Fri. Apr 12th, 2024

A mother whose five-year-old son died after suffering an allergic reaction is spearheading a campaign to make schools safer.

Helen Blythe, 36, will attend a Parliamentary debate on the topic on Thursday – as her family prepares to mark the second anniversary of Benedict’s death.

The youngster was allergic to milk, eggs, nuts, sesame, soya, chickpeas and kiwi, and had asthma.

He collapsed at school on December 1 2021 and later died in hospital. An inquest into Benedict’s death is expected to conclude next year.

Helen, from Stamford, launched the Benedict Blythe Foundation and has drawn up recommendations to improve school allergy policies.

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She said: “That is has been two years since I last saw and held him is unbearable. We should be planning what presents to buy him, but instead we’re grieving his loss.”

Food allergies affect 3-6 percent of children in the developed world, according to the British Society for Allergy and Clinical Immunology.

Helen told the Daily Express that although guidance on dealing with allergies is available to schools, tougher legislation is needed.

The foundation is calling for all schools to be required to have an allergy policy in place, and for all children with allergies to have individual healthcare plans.

Every school should have spare autoinjector pens – something that would cost around £2million, Helen said.

And she wants to see all staff given training on allergy awareness and how to react in emergencies.

A petition launched by the foundation gained more than 10,000 signatures in two weeks.

Helen said school policies were currently “very much open to local interpretation”. She added: “Typically, schools that prioritise this are ones where senior leaders have got their own personal experience of allergies.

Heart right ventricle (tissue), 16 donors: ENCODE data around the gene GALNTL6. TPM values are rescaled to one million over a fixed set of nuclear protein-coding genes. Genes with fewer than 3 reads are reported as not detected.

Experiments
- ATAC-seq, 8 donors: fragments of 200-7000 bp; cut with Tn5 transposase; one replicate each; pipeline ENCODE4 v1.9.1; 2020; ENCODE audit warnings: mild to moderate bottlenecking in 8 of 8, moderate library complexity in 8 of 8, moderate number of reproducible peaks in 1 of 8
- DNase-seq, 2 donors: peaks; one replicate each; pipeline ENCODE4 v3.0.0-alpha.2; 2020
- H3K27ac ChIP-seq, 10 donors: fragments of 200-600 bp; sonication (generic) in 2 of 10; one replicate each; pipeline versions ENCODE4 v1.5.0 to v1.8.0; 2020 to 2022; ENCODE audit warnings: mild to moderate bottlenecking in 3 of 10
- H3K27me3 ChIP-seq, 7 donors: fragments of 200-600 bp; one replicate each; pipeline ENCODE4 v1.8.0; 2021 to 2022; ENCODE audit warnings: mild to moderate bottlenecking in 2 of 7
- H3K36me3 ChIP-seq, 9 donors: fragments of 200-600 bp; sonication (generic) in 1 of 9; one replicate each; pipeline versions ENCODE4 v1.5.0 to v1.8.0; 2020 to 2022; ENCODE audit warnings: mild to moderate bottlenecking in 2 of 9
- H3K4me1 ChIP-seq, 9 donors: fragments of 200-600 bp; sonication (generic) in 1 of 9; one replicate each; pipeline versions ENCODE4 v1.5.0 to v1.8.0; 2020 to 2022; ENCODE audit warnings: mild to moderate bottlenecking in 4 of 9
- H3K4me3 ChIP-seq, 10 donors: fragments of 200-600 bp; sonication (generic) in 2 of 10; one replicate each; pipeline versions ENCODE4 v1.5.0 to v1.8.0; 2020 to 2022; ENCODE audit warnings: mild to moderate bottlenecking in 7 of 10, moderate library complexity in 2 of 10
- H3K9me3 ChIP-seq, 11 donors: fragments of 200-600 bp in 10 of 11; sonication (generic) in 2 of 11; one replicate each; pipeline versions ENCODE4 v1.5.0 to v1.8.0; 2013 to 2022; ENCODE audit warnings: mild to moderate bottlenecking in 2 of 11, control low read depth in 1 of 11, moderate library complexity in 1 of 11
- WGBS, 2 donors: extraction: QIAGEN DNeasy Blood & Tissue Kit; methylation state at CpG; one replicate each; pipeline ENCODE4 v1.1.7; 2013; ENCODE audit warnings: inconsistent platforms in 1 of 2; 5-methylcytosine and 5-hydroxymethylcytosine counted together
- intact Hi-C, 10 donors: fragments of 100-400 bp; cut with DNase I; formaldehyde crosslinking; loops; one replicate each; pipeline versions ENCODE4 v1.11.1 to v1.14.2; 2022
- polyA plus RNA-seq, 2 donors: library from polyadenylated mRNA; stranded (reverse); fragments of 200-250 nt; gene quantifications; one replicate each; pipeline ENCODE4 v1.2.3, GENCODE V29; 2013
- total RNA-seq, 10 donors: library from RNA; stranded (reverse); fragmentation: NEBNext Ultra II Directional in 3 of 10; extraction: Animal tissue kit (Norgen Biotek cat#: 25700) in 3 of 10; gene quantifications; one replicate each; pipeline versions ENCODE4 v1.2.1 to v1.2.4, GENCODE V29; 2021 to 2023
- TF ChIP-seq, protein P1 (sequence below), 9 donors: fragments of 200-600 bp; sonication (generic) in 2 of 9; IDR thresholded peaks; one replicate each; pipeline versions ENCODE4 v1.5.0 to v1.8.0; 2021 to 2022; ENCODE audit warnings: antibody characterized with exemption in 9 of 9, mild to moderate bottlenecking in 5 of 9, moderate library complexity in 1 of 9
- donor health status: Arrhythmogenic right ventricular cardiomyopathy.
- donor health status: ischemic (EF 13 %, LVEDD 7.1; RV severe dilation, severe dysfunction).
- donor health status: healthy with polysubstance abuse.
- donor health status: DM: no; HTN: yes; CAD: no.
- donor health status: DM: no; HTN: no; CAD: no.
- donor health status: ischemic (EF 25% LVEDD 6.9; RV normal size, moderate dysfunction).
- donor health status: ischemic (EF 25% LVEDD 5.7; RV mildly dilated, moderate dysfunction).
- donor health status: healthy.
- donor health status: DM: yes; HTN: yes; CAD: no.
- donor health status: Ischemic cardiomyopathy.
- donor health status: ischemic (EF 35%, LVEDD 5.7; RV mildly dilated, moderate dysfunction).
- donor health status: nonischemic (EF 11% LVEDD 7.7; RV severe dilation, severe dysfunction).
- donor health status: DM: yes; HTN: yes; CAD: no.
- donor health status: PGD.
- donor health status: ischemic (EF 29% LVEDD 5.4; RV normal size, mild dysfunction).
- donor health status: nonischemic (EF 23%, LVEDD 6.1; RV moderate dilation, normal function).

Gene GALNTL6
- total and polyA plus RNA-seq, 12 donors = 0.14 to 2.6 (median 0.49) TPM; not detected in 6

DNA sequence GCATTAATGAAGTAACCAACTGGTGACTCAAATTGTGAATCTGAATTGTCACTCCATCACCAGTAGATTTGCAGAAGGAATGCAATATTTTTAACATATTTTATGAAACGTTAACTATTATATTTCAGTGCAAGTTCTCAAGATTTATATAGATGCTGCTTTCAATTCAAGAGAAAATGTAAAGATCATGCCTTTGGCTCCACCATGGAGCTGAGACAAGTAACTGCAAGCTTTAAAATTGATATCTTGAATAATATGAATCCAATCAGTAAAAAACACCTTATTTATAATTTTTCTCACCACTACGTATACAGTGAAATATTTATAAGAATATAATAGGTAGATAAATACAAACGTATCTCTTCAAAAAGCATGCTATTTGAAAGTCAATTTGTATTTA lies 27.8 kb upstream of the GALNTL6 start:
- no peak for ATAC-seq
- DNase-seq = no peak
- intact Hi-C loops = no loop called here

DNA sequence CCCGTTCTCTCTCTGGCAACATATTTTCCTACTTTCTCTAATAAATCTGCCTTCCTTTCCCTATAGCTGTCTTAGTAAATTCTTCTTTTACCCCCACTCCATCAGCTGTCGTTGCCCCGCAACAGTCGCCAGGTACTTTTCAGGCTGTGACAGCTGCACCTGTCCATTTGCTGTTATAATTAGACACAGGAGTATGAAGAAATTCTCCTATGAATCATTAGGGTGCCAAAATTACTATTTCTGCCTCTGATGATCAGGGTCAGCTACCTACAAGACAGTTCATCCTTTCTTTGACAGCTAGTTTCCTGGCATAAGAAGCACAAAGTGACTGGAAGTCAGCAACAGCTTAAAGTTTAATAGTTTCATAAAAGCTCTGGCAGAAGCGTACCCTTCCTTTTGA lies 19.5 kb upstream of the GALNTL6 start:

“A lot of schools are making what is a clinical decision about which child has the more severe allergy and only responding with an individual health care plan to the children that they perceive as having the more severe end of that allergy spectrum.”

Following Benedict’s death, Helen and her husband Pete received messages of support from other families, some of whom had experienced similar scares.

She said: “There has been policy and guidance but that has not made enough of a difference. We know that teachers and schools care about the pupils, so what is it that’s not bridging that gap?

“The only thing that can make that guidance and policy have more bite and be stronger is to implement legislation instead, and for it to be something that is checked, whether by Ofsted or another body.”

Helen and Pete will mark the second anniversary of Benedict’s death on Friday by putting up their Christmas tree with their four-year-old daughter Etta.

The issue of school allergy policies will be discussed by MPs at a Westminster Hall debate this afternoon.

Helen said the debate, backed by 15 cross-party MPs, was “one of a series of dominoes that we have to knock down to make this change”.

She added: “Everyone needs to have an awareness of how to prevent allergic reactions happening firstly, and then how to respond in an emergency.”

A Department for Education spokesperson said: “We understand the seriousness of severe allergies and we are clear that children with medical conditions should be properly supported to enjoy a full education and be safe at school. All schools are required to make arrangements that ensure this is the case.”

A Department for Education spokesperson said:

 

“We understand the seriousness of severe allergies and we are clear that children with medical conditions should be properly supported to enjoy a full education and be safe at school. All schools are required to make arrangements that ensure this is the case.”

‘I hope his allergies were not a barrier’

Benedict’s first allergic reaction occurred when he was just four months old and ate a spoonful of baby porridge containing whey powder.

Within minutes he began choking, coughing and vomiting, and was rushed to hospital in an ambulance.

Helen said she and Pete were “constantly on watch and vigilant”. But they did not want Benedict to miss out on opportunities in life because of his allergies.

Helen said: “We were very strong advocates for him learning how to manage risks himself and seeing that the world is full of possibilities.

“I didn’t want him to feel when he’s 18 and wants to go on a gap year that he couldn’t because he was so afraid of allergies.

“I wanted him to have the same opportunities to live as big and exciting a life as the next child.”

Helen researched menus before the family ate out. And when Benedict’s school had cake sales she baked multiple cakes suitable for him to ensure he had a choice like other children.

She added: “It was hard work but I hope that from his perspective he felt like his allergies were not a barrier to him enjoying life.”

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